Over three quarters (79%) of database professionals are now using either a paid-for or in-house monitoring tool
Over three quarters (79%) of database professionals are now using either a paid-for or in-house monitoring tool, a survey from Redgate Software has shown. This is an increase of 10 percentage points from the same survey last year and, at the same time, the 86% satisfaction rate with paid-for monitoring tools is also an all-time high, up 18 percentage points on the previous year.
The increase is partly down to the ongoing growth and complexity of database estates, with IDC predicting the installed base of storage capacity will increase by 240% between 2021 and 2025, and virtually every business sector seeing a big shift to the cloud.
It’s also, however, down to the changing demands from organizations, with the survey showing they expect the efficiency and performance of growing estates to be maintained, security and compliance concerns to be fully addressed, and the visibility of monitoring data to be widened beyond Database Administrators (DBAs) to developers and IT teams.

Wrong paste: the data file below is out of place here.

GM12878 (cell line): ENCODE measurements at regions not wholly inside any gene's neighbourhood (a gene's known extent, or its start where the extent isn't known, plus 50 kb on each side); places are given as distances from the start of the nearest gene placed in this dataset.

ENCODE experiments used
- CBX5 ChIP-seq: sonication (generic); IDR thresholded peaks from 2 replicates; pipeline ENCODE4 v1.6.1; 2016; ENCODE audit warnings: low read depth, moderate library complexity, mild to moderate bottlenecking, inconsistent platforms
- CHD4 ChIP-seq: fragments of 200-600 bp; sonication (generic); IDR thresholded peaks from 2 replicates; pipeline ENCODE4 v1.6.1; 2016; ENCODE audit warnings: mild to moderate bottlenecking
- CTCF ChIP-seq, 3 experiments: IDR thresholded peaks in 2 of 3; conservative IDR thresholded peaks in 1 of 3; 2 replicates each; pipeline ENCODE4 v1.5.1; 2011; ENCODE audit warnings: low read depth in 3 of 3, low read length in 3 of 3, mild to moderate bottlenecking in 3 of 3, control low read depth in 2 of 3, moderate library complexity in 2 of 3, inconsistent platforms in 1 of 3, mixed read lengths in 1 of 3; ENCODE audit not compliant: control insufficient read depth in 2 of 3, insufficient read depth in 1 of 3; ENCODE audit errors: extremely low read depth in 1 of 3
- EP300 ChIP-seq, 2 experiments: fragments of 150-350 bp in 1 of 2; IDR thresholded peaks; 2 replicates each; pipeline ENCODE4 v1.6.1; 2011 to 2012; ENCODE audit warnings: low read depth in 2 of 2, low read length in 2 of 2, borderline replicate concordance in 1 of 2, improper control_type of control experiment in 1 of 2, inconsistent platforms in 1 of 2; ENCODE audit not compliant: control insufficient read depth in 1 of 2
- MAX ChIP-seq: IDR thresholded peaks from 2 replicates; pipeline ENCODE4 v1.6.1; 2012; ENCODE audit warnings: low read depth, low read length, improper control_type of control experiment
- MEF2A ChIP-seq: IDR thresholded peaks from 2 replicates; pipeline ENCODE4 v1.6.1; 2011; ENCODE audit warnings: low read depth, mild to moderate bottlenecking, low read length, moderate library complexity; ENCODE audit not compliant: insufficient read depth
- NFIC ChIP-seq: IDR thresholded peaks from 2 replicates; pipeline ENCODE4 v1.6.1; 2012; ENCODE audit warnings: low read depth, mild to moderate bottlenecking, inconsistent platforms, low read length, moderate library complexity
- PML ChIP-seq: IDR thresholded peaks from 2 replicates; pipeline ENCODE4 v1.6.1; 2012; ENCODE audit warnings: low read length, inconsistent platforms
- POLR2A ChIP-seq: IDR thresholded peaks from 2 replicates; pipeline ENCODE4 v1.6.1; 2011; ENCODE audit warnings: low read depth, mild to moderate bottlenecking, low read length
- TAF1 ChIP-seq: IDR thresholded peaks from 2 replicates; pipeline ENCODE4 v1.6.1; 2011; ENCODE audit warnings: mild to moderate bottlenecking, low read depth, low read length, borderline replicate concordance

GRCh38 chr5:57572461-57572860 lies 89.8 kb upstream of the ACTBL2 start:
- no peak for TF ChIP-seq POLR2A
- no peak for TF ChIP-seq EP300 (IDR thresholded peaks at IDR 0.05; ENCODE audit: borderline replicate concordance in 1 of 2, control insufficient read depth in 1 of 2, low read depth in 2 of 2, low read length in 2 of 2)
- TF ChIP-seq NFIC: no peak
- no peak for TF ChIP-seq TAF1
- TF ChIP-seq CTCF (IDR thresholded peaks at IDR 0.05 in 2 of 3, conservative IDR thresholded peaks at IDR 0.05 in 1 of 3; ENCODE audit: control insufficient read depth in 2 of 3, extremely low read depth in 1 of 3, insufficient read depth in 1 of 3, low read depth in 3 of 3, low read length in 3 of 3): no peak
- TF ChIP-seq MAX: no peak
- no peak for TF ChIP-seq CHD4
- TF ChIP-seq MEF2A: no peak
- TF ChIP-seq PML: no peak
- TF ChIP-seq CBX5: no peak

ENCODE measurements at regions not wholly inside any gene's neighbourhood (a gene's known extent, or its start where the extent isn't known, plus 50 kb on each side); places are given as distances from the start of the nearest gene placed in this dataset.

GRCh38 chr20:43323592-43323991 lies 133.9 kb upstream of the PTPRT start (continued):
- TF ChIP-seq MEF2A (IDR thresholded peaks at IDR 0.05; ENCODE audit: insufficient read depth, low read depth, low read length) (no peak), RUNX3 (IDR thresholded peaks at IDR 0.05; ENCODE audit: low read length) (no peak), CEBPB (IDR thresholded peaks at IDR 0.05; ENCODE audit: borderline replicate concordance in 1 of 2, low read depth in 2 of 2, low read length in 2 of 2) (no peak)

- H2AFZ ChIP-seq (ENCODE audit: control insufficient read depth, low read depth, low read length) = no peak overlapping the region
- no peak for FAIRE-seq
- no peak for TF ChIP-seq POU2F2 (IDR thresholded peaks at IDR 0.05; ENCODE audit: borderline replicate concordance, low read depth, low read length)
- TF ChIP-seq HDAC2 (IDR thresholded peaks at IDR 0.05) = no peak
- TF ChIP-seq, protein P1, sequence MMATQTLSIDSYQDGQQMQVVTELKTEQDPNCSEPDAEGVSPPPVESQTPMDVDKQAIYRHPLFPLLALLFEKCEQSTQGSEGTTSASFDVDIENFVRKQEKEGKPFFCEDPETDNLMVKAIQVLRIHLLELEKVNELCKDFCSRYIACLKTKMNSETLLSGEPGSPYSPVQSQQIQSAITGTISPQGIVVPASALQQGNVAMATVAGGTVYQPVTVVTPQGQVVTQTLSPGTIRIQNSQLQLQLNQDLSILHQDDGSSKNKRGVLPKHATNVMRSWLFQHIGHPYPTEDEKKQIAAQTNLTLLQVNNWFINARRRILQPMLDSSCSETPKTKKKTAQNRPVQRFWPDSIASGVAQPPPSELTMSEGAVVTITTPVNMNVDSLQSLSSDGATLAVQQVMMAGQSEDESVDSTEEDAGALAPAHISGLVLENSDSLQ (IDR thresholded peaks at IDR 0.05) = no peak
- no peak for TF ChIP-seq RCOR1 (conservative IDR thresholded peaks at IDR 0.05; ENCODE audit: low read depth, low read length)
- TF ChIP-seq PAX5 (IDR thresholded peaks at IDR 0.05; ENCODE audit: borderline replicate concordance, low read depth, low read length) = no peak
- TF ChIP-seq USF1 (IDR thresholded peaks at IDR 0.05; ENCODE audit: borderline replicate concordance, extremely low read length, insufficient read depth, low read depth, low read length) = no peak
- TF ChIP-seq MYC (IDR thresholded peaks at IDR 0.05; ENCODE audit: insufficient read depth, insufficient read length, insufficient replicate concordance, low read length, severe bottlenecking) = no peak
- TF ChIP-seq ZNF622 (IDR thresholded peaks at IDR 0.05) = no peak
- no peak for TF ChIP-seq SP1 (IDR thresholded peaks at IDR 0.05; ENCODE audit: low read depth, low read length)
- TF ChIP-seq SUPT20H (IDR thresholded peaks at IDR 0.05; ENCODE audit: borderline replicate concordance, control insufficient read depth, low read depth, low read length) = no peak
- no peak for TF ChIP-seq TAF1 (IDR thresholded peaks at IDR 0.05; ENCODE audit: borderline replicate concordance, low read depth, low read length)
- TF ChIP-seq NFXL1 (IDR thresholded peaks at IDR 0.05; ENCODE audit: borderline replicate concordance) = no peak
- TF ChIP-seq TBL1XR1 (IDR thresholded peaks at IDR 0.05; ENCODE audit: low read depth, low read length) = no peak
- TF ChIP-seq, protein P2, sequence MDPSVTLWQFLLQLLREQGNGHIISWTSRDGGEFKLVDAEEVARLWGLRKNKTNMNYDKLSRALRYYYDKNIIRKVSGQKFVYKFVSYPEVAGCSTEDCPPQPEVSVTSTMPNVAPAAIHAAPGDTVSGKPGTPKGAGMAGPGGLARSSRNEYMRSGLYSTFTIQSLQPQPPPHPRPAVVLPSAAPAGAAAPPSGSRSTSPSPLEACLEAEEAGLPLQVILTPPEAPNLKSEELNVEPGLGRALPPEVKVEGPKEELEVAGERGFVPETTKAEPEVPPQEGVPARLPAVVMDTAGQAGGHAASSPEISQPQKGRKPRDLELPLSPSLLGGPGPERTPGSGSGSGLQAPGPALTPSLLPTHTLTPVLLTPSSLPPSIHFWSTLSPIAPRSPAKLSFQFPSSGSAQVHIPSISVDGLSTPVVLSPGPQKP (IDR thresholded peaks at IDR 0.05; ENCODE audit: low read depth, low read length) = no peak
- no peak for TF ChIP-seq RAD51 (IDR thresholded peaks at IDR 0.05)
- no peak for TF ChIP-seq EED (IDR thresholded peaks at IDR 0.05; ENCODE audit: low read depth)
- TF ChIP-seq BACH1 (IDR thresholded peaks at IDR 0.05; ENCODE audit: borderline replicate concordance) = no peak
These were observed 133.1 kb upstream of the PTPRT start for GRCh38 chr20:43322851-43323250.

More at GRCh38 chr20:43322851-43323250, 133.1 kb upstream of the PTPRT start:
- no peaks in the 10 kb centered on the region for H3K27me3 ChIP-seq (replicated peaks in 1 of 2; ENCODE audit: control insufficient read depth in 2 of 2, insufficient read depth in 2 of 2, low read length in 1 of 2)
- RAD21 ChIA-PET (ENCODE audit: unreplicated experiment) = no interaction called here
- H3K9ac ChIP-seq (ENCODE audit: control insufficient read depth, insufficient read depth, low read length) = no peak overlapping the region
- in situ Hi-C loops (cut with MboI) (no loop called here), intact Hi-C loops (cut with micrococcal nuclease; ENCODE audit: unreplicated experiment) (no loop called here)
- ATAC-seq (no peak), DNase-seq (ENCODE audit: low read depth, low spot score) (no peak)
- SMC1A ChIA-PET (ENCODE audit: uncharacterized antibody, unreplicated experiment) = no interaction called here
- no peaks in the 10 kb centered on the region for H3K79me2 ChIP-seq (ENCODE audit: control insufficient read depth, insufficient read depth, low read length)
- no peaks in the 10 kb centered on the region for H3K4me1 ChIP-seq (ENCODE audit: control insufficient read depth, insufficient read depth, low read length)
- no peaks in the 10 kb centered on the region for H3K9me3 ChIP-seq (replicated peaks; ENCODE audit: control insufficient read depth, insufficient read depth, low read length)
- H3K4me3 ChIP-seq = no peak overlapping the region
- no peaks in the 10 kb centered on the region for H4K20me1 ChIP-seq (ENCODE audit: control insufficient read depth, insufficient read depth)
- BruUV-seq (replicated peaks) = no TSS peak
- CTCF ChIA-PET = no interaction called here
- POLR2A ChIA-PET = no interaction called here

This in turn, increases the pressure on DBAs, with many reporting they are expected to do more with less. Hence the rise in the use of database monitoring tools, which appear to reduce frustration, save time and allow DBAs to focus their efforts on contributing value to the business elsewhere.
As Kathi Kellenberger, Microsoft Data Platform MVP and editor of the technical journal for data professionals, Simple Talk, explains: “While a DBA could be responsible for just one SQL Server instance, typically it’s dozens and could be thousands too. Without a good monitoring tool in place, the DBA will constantly be putting out fires instead of learning about and taking advantage of new features, tuning poorly performing queries, planning for new systems and contributing to more worthwhile projects.”
A good monitoring tool can give a DBA and the wider IT team a single pane of glass to watch for issues on all the SQL Server instances they manage, both on-premises and in the cloud, provide alerts when problems do arise, and drill down to the cause in minutes rather than the hours it would take with manual monitoring.